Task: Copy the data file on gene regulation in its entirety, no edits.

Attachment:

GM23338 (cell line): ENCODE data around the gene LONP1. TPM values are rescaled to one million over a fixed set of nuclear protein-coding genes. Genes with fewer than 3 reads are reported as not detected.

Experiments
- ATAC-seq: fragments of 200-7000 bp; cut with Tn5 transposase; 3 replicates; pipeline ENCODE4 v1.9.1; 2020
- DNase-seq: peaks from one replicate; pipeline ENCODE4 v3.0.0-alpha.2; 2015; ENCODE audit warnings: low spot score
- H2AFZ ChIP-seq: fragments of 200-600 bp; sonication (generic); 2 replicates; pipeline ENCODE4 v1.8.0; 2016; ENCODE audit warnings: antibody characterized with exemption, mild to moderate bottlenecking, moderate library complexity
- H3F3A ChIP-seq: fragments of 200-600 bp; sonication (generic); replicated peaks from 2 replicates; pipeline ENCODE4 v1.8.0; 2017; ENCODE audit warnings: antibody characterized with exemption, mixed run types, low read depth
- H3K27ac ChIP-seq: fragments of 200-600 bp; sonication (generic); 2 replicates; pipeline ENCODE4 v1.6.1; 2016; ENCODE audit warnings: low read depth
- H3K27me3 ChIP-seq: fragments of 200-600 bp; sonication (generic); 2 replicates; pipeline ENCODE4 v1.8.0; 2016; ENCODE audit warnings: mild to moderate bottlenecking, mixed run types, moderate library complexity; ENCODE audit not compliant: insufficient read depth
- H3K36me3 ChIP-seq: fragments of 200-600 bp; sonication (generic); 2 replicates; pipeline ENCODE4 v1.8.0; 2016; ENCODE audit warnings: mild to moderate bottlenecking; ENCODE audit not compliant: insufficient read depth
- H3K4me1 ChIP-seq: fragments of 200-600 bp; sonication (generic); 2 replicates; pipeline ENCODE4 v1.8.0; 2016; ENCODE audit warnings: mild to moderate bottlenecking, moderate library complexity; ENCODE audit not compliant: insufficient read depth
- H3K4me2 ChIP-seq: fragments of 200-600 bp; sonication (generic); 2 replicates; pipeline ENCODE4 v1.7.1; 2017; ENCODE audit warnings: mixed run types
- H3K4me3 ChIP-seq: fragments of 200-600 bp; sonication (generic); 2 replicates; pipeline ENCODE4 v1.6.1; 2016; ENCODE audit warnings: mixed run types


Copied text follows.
GM23338 (cell line): ENCODE data around the gene LONP1. TPM values are rescaled to one million over a fixed set of nuclear protein-coding genes. Genes with fewer than 3 reads are reported as not detected.

Experiments
- ATAC-seq: fragments of 200-7000 bp; cut with Tn5 transposase; 3 replicates; pipeline ENCODE4 v1.9.1; 2020
- DNase-seq: peaks from one replicate; pipeline ENCODE4 v3.0.0-alpha.2; 2015; ENCODE audit warnings: low spot score
- H2AFZ ChIP-seq: fragments of 200-600 bp; sonication (generic); 2 replicates; pipeline ENCODE4 v1.8.0; 2016; ENCODE audit warnings: antibody characterized with exemption, mild to moderate bottlenecking, moderate library complexity
- H3F3A ChIP-seq: fragments of 200-600 bp; sonication (generic); replicated peaks from 2 replicates; pipeline ENCODE4 v1.8.0; 2017; ENCODE audit warnings: antibody characterized with exemption, mixed run types, low read depth
- H3K27ac ChIP-seq: fragments of 200-600 bp; sonication (generic); 2 replicates; pipeline ENCODE4 v1.6.1; 2016; ENCODE audit warnings: low read depth
- H3K27me3 ChIP-seq: fragments of 200-600 bp; sonication (generic); 2 replicates; pipeline ENCODE4 v1.8.0; 2016; ENCODE audit warnings: mild to moderate bottlenecking, mixed run types, moderate library complexity; ENCODE audit not compliant: insufficient read depth
- H3K36me3 ChIP-seq: fragments of 200-600 bp; sonication (generic); 2 replicates; pipeline ENCODE4 v1.8.0; 2016; ENCODE audit warnings: mild to moderate bottlenecking; ENCODE audit not compliant: insufficient read depth
- H3K4me1 ChIP-seq: fragments of 200-600 bp; sonication (generic); 2 replicates; pipeline ENCODE4 v1.8.0; 2016; ENCODE audit warnings: mild to moderate bottlenecking, moderate library complexity; ENCODE audit not compliant: insufficient read depth
- H3K4me2 ChIP-seq: fragments of 200-600 bp; sonication (generic); 2 replicates; pipeline ENCODE4 v1.7.1; 2017; ENCODE audit warnings: mixed run types
- H3K4me3 ChIP-seq: fragments of 200-600 bp; sonication (generic); 2 replicates; pipeline ENCODE4 v1.6.1; 2016; ENCODE audit warnings: mixed run types